Bart the Cat
Patient is a two-year-old male domestic short hair feline (cat). The owner brought the cat in because he had not been eating and was very lethargic.
The owner stressed that they were limited on funds, but this was a very special cat. The owner suffered from PTSD and Bart played a major role in helping in his recovery. Clients tell me all kinds of stories when they bring their pets in, but for some reason this one was extra special.
What are some important questions to ask about the patient’s history?
When was the patient’s last regular meal?
Is it an indoor or outdoor cat?
Has it been vaccinated?
Is it on flea/tick preventative?
The owner admitted they had fallen behind on vaccines and had not put any flea/tick preventative on him in a while. Bart was both indoor and outdoor. The owner did say Bart ran off a couple weeks ago and when he came back he was doing poorly. He wasn’t sure if he had eaten at all during that time.
I examine Bart and notice his mucous membranes are extremely pale, very white. His temperature was 104.0 (high). Heart and respiratory rate were within normal ranges. When palpating (feeling) his abdomen though, his spleen was very enlarged.
Numerous fleas were also noted in the exam. Despite having multiple issues he still seemed fairly alert and responsive.
With these clinic signs in mind, I start thinking of differentials:
And…. we need to do some major diagnostics. Remember, this owner has some financial constraints so I can’t run every diagnostic test in the book. So what do we start with? Think about the physical exam – what were some major things that we found?
Enlarged spleen palpated (felt)
Anemic (losing blood)
With these in mind I can narrow down my list by thinking about what can cause these symptoms.
What could be causing the anemia in Bart?
… Just to name a few.
What could be causing the enlarged spleen (splenomegaly)?
Drugs (medication, sedatives)
What could be causing the fever?
Looking at my list, knowing I have limited funds, I decide that blood work is the best place to start. I am mostly concerned about blood parasites, because of Bart’s history, these can be deadly and I need to rule these out before I pursue other diagnostics.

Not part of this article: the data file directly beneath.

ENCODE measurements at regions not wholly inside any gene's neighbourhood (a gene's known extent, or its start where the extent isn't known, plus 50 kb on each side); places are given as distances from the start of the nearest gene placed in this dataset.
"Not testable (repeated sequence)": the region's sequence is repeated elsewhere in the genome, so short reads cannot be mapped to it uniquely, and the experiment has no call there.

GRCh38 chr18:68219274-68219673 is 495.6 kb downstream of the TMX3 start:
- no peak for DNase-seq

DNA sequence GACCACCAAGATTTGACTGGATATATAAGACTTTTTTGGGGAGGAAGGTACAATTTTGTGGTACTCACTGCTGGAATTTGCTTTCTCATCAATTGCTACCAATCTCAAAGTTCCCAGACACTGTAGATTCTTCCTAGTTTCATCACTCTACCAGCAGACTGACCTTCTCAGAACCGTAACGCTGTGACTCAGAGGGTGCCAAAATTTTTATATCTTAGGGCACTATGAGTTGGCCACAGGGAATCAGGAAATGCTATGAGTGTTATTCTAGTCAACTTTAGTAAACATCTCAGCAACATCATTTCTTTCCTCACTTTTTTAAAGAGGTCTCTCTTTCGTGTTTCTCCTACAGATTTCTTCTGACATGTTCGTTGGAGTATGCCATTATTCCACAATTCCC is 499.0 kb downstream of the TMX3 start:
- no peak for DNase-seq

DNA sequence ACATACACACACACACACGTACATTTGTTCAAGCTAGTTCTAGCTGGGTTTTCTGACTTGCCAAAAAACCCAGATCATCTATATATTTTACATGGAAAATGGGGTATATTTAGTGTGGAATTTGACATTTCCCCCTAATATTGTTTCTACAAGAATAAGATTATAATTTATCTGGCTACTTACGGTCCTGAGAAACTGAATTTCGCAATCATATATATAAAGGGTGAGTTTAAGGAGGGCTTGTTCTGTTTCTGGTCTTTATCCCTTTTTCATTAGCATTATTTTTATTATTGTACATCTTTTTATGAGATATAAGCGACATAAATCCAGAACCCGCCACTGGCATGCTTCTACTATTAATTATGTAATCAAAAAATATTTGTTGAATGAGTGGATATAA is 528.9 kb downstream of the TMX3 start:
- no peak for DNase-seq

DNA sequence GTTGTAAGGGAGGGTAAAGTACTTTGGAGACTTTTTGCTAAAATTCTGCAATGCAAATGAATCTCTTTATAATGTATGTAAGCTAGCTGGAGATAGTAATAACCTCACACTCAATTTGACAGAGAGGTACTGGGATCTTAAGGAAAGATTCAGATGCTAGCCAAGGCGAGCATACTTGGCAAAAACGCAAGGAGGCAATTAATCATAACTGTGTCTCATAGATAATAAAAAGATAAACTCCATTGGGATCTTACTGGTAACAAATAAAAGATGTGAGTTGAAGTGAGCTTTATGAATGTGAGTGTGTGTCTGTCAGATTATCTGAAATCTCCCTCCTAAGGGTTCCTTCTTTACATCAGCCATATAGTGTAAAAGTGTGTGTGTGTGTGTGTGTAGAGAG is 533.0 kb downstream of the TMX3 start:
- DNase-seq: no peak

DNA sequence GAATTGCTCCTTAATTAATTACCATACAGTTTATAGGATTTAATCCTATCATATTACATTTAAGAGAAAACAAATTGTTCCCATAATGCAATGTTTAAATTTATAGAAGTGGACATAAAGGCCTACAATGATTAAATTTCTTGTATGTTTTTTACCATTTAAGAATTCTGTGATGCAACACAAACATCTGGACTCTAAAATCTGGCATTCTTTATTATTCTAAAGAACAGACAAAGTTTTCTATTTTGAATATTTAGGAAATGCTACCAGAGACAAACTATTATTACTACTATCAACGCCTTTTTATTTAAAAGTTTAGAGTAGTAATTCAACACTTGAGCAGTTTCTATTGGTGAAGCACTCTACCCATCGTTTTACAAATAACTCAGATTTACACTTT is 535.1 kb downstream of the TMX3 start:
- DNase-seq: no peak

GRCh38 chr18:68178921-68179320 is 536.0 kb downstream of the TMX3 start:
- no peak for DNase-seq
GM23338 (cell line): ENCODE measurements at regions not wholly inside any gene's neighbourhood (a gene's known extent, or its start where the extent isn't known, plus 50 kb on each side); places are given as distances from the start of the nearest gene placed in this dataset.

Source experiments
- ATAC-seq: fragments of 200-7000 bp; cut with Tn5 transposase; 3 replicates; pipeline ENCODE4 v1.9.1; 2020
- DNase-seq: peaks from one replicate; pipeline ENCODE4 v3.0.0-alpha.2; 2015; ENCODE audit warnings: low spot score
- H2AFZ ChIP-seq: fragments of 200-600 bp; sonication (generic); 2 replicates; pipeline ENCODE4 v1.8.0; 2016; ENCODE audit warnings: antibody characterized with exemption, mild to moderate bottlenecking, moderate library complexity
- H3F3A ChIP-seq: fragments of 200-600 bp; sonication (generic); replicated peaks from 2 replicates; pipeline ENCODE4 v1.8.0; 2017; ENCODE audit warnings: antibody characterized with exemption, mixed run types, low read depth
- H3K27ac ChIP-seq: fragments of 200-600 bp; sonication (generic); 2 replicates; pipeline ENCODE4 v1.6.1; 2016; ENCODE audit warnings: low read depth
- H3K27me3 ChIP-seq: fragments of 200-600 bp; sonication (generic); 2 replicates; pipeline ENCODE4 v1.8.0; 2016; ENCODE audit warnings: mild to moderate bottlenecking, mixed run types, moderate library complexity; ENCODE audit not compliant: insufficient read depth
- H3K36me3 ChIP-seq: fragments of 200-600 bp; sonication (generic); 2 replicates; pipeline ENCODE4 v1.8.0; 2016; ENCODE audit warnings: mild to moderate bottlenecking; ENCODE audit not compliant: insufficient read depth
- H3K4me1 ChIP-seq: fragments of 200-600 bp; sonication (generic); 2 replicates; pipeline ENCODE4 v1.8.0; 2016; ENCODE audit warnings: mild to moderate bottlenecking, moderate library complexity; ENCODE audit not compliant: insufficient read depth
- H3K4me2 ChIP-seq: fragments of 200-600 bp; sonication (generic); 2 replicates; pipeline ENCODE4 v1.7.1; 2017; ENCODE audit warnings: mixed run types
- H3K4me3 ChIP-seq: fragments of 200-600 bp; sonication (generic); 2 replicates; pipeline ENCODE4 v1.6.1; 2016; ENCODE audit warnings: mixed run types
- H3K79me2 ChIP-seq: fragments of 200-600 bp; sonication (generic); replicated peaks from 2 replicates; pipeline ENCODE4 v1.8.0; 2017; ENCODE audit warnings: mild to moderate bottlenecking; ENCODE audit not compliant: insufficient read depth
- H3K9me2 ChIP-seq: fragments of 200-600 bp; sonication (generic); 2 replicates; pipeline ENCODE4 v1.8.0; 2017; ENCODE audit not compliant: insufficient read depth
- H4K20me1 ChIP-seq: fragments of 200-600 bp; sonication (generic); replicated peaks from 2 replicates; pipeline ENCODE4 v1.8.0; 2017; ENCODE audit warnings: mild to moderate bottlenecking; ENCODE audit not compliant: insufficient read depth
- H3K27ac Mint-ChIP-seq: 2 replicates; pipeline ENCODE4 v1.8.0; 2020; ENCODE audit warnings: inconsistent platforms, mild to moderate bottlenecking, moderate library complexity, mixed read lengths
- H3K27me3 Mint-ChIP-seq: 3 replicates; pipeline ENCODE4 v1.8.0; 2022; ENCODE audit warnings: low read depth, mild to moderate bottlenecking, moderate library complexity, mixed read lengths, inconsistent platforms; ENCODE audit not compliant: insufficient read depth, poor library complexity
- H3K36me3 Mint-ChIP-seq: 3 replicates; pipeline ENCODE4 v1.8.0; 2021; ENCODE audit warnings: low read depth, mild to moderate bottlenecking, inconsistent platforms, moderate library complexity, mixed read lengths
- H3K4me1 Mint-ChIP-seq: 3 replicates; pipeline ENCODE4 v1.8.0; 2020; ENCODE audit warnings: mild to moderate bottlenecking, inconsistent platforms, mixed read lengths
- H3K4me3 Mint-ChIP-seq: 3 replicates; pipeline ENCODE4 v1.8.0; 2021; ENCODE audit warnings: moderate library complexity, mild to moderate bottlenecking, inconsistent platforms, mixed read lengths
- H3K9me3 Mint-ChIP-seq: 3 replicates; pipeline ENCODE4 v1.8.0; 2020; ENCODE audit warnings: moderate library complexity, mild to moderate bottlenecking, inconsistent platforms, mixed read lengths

Fecal: I always check a patient’s fecal. If Bart has a lot of intestinal parasites, this can lower his immune system and make it much more difficult to treat him. His fecal came back positive for tapeworms. Because he has numerous fleas, this result did not surprise me.
CBC/Chemistry: This is the most important diagnostic in this case. A complete blood count will help us determine if Bart needs a blood transfusion or not and if there is active infection. We will also need to see a blood smear. This allows us to see the blood cells (white blood cells, red blood cells, platelets, blood parasites, etc.).
The chemistry allows us to see what his liver, kidney, protein, and electrolyte values are so we can treat appropriately.
Bart’s red blood cell count was extremely low, meaning he was anemic and needed a blood transfusion right away. His white blood cell count was also high, indicating infection. On the blood smear, mycoplasmas were found.
With the physical exam and blood work. This gave us A LOT of information. Bart was diagnosed with Haemobartonella felis, now known as Feline Infectious Anemia. Finding the mycoplasmas (parasite) in Bart’s blood, the enlarged spleen and the anemia all confirmed this diagnosis.
We gave Bart a blood transfusion right away and started him on a round of antibiotics. We also continued supportive care with fluids and flea/tick treatment.
After just a few days, Bart was already on the mend! He was able to go home with his family and continue to provide them love and support.
I love when I have cases like this. I was able to help a family and a patient. Life is good :)